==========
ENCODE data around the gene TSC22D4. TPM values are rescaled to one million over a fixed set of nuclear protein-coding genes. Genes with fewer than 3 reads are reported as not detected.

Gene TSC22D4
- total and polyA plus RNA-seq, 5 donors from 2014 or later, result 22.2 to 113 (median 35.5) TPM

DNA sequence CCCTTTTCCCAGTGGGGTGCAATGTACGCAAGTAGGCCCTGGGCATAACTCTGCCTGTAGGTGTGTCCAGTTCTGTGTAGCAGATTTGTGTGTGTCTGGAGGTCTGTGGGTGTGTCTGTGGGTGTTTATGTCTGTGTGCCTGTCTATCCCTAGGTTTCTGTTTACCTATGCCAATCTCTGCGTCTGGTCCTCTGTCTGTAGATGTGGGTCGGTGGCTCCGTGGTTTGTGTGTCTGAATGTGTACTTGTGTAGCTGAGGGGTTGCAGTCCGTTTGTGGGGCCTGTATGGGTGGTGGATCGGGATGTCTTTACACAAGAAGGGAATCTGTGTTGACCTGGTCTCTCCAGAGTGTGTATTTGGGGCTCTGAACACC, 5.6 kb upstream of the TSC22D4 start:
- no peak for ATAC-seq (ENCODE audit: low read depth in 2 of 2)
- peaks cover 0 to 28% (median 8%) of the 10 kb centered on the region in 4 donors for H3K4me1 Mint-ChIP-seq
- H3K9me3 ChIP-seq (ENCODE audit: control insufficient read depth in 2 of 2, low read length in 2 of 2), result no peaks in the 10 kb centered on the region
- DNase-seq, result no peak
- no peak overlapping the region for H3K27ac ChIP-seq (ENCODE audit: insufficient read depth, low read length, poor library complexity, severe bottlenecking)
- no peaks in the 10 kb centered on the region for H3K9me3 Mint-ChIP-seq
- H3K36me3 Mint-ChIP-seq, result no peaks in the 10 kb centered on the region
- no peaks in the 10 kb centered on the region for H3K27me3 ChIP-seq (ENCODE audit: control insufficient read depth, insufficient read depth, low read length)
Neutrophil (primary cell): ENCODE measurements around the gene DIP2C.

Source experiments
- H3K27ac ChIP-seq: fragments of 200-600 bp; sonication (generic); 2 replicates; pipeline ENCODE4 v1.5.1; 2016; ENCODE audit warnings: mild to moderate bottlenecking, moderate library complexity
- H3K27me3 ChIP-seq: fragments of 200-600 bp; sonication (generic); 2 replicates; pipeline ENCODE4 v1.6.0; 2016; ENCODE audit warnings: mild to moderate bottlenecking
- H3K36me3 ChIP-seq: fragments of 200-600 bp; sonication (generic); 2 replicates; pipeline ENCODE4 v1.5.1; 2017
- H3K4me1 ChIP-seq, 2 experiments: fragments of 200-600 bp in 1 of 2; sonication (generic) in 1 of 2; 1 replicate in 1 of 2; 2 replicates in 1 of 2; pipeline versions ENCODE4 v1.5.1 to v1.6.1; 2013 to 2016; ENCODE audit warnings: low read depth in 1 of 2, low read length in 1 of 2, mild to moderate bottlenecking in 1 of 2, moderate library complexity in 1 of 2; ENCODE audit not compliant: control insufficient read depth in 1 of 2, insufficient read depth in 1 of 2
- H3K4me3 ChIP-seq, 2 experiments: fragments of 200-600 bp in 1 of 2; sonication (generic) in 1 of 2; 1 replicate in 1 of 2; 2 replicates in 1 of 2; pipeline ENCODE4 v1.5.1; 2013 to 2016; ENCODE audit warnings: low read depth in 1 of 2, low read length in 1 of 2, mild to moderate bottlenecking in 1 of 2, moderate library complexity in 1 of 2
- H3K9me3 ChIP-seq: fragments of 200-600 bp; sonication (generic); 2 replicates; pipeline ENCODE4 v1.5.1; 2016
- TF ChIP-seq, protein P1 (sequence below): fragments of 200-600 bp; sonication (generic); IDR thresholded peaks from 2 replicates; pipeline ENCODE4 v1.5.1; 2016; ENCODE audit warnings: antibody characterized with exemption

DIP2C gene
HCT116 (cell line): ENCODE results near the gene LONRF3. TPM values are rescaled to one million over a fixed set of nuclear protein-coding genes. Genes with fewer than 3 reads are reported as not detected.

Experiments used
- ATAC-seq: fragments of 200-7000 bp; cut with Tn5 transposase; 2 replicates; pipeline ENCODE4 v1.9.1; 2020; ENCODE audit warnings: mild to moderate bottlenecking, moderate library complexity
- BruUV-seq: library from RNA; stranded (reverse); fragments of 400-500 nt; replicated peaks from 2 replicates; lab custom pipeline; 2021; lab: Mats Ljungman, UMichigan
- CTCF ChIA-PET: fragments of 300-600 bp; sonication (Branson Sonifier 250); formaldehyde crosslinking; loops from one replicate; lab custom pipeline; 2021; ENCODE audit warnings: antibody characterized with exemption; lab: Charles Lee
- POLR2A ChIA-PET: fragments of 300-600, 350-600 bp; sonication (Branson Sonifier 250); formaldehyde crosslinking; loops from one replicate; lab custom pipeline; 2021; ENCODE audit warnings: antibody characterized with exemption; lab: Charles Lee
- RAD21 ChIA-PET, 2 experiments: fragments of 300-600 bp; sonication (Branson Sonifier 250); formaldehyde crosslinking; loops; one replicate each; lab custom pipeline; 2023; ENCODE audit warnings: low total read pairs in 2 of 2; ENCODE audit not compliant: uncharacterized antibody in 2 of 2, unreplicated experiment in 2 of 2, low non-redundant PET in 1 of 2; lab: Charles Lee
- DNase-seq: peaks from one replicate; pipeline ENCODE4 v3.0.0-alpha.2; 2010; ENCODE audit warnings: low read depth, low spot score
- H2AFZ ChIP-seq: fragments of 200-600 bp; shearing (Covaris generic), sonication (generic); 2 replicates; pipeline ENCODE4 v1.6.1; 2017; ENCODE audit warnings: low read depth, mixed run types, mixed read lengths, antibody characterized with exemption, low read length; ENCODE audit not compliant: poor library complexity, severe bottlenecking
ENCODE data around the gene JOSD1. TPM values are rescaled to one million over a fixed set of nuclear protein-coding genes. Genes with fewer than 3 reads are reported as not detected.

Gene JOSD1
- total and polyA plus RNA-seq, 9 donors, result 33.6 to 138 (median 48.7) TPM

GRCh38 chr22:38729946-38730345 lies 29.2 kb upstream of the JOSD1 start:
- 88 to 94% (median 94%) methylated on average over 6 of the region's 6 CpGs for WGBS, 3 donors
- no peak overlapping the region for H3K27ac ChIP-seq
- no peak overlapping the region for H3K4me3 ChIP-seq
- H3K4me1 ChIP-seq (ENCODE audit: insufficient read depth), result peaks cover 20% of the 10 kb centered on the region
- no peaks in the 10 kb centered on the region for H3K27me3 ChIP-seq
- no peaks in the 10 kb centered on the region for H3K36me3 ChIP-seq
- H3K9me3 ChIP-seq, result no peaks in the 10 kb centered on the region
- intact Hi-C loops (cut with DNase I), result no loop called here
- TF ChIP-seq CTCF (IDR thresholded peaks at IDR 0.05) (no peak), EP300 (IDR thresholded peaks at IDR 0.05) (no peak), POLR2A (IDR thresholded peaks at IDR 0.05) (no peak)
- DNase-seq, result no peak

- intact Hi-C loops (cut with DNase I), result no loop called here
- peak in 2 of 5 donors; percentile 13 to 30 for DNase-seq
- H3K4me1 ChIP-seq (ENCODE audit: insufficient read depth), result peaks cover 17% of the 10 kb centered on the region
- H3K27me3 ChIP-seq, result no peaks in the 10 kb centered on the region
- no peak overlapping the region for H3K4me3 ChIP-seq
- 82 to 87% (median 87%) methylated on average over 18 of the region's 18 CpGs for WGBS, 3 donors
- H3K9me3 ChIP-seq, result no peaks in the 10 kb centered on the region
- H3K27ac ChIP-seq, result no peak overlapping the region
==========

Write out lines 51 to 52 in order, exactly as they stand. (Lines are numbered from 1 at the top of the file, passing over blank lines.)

- 82 to 87% (median 87%) methylated on average over 18 of the region's 18 CpGs for WGBS, 3 donors
- H3K9me3 ChIP-seq, result no peaks in the 10 kb centered on the region